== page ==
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Contract manufacturers must view their relationships with clients as a partnership, which lasts beyond the fulfillment of a particular project, and not simply as a single transaction.
Contract manufacturers must view their relationships with clients as a partnership, which lasts beyond the fulfillment of a particular project, and not simply as a single transaction. To do this well requires the identification and understanding of how we can help our customer’s entire business to become more successful, rather than just focusing on the success of a single product. We need to understand their strategy and learn more about their entire portfolio and business model. This level of trust requires a mutual effort towards open, honest and continuous communication and the careful management of expectations.
Peter Soelkner is Managing Director of Vetter Pharma International GmbH, Germany.
Virtually any breakdown in the business relationship can be traced to a breakdown in communication or the failure to capitalise on lessons learned.
Every relationship must begin with the understanding of a customer’s overall goals beyond the project at hand and the development of processes that address these goals. We must instill confidence in our customers that their project is as important to us as it is to them and we must demonstrate this confidence through the action of adding value in each step of the process. How this is executed in a tactical manner is critical to the management of the relationship and depends primarily on the nature of the project and the business model of the customer. This is why every effort should be made from the beginning to cultivate comprehensive partnerships that evolve in trust and a collaborative environment between the CMO and the customer. Anticipating the customer’s needs as the relationship evolves, and addressing and explaining challenges as clearly and as early in the process as possible will also help minimise misunderstandings and strengthen the relationship between the CMO and the customer.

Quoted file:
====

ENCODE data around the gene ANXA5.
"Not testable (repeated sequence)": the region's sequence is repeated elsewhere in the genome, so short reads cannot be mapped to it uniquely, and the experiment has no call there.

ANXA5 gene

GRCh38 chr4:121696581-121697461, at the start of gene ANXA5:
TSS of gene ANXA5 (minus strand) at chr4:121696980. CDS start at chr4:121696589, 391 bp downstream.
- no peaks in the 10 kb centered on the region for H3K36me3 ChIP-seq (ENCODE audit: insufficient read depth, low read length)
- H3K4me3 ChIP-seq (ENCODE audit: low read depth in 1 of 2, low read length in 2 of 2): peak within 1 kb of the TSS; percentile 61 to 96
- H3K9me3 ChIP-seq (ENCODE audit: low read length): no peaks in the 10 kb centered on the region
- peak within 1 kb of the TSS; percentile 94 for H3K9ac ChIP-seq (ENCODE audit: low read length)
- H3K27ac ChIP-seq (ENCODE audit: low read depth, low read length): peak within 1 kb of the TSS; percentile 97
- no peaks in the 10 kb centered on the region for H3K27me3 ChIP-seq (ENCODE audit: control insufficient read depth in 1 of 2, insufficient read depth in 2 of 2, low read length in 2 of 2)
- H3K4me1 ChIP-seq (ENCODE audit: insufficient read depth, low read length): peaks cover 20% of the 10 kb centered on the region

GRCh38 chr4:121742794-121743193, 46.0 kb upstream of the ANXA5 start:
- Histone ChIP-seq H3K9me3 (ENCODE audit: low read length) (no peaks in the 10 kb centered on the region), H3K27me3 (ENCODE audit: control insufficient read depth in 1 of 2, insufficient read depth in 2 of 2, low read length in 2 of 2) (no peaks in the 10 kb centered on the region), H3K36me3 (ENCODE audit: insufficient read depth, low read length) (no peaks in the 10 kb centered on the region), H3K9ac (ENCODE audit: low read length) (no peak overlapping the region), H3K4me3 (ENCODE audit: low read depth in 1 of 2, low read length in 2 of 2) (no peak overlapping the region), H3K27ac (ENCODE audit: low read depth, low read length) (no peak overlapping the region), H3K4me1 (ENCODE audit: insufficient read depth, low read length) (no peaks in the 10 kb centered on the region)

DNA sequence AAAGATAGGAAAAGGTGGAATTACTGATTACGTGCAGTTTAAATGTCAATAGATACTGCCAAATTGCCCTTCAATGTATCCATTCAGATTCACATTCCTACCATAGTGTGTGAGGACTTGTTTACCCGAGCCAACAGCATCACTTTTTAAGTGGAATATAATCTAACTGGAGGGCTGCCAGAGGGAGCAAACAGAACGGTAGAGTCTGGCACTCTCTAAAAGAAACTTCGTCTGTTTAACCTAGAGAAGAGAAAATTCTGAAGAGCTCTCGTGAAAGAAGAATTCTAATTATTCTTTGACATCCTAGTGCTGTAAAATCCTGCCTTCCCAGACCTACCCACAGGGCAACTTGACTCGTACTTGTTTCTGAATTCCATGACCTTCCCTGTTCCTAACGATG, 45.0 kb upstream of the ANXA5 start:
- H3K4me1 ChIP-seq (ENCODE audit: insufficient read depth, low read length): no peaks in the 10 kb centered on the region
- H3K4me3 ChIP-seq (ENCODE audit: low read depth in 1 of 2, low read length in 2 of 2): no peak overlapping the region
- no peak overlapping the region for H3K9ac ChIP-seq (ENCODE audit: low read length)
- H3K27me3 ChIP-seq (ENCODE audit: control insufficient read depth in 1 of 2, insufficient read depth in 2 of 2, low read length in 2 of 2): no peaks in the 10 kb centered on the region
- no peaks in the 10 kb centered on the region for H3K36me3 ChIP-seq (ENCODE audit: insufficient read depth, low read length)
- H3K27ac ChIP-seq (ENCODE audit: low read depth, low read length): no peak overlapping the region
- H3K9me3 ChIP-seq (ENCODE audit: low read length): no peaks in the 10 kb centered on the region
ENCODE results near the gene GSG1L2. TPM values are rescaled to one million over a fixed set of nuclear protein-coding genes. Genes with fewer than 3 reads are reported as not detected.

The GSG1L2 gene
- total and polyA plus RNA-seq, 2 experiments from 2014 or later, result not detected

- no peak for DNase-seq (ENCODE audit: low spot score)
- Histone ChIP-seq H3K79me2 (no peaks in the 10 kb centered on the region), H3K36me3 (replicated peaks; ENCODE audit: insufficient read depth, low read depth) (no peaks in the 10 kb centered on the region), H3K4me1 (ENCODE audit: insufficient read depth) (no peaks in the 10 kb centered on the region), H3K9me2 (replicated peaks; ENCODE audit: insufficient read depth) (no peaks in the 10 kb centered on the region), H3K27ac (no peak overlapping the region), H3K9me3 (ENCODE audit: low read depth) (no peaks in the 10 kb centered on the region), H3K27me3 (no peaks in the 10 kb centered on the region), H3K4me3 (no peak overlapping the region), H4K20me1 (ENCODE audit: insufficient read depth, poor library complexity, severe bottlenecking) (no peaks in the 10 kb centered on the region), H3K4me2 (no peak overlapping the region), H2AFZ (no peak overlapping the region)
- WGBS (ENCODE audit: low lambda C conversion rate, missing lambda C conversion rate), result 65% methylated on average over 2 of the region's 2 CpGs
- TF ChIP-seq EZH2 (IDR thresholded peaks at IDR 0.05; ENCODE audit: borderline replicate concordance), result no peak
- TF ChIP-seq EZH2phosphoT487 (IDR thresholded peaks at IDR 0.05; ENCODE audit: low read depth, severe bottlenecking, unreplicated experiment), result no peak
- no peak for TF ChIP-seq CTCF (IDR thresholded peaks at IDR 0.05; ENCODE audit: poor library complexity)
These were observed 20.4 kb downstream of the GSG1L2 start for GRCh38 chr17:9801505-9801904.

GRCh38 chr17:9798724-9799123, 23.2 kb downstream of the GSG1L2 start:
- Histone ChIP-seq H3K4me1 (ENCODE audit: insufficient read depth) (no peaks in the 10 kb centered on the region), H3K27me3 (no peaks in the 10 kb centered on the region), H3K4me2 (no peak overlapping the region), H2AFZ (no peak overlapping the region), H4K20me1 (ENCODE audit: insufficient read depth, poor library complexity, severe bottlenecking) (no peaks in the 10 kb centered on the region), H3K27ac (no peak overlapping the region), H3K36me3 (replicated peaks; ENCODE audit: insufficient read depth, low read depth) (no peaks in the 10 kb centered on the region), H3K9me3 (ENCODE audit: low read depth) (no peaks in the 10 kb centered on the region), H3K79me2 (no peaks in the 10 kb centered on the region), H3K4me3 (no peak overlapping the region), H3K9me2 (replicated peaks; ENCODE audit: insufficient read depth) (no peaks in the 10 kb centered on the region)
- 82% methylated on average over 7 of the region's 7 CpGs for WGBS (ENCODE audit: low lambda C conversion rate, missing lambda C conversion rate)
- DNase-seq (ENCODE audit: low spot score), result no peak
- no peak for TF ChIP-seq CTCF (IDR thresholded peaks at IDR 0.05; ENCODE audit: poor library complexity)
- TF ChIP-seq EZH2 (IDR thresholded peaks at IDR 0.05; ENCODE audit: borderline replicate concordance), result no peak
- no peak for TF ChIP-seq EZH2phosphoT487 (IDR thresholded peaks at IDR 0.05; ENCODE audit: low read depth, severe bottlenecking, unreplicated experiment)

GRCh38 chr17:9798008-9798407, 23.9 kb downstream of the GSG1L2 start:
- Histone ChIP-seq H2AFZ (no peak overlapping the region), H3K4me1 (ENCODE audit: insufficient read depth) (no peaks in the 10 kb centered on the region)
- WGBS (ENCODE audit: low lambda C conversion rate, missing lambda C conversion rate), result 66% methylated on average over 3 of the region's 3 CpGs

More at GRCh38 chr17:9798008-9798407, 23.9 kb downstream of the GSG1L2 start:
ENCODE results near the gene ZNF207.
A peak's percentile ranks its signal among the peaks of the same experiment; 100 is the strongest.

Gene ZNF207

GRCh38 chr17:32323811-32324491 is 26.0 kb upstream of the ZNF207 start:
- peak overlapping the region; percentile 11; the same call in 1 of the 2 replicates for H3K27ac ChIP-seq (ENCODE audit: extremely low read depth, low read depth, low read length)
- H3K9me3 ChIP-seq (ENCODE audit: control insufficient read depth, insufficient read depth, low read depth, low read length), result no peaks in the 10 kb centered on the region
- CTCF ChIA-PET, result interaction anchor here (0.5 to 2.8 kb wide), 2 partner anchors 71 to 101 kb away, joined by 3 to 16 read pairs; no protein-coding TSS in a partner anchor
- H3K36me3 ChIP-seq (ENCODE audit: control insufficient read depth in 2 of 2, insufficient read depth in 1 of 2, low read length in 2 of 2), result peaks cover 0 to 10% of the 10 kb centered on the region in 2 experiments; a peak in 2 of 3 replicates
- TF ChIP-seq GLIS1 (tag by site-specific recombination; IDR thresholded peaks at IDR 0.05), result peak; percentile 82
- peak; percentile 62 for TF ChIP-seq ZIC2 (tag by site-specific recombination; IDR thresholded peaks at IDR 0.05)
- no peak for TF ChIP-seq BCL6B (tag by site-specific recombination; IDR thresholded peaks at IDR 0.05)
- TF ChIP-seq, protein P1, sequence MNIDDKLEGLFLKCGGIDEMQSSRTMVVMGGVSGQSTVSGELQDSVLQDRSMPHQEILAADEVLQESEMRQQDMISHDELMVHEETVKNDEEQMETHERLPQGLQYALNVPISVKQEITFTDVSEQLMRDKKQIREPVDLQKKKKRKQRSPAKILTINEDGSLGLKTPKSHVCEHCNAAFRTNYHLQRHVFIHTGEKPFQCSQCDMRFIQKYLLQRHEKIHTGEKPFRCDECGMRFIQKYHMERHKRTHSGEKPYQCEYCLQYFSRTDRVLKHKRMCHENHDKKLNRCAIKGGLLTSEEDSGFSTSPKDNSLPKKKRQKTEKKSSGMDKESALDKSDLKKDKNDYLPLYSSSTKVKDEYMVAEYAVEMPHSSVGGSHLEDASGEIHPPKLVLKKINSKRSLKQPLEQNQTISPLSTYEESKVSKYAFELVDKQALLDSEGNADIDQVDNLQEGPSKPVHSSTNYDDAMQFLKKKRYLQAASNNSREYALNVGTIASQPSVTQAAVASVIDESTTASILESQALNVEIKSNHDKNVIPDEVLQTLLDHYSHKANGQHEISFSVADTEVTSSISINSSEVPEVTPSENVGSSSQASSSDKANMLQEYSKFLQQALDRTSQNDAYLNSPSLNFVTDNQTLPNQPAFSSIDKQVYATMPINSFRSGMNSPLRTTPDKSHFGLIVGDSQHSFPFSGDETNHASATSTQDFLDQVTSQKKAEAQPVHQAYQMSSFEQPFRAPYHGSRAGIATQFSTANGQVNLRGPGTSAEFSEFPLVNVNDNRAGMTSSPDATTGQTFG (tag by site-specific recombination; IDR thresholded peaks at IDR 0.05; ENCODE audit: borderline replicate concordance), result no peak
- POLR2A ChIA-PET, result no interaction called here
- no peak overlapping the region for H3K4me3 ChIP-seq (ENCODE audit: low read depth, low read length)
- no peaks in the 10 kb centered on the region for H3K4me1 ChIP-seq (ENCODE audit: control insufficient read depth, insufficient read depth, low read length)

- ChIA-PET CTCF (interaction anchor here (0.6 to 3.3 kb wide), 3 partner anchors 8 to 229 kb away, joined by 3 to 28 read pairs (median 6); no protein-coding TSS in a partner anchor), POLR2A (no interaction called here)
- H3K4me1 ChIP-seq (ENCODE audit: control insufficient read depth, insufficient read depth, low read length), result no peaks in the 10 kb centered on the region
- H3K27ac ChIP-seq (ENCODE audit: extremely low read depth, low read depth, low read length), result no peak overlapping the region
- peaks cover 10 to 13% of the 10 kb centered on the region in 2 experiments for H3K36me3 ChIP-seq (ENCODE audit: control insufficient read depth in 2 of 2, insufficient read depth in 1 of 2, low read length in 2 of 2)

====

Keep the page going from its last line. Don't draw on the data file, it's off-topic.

Lack of communication, failure to manage expectations, inconsistency in communicating with “one voice”, and a lack of creative and innovative approaches to difficult projects will challenge any relationship. Managing the expectations of clients is the foundation of good customer relationships. Projects cannot, and should not, proceed without the customers’ needs anticipated. Creative solutions to problems must be provided immediately as the product is being developed and produced. Adherence to the production schedule must be carefully monitored and any delay immediately communicated and explained to the customer. Open channels of communication should address any problem before it becomes critical, and also instills confidence in the CMO and adds value for the client.
Properly managed, the benefits of effective CMO–customer relationships will result in optimised costs, improved efficiency and mutual success. We have found that peer-to-peer relationships, regular team meetings to ensure ongoing and consistent communications and ongoing team building at all levels are imperative success factors inherently found in projects with good outcomes.
To hear Peter Soelkner discussing Vetter’s expansion into North America through the opening of its new facility in Chicago, please go to www.pharmtech.com/vetterpodcast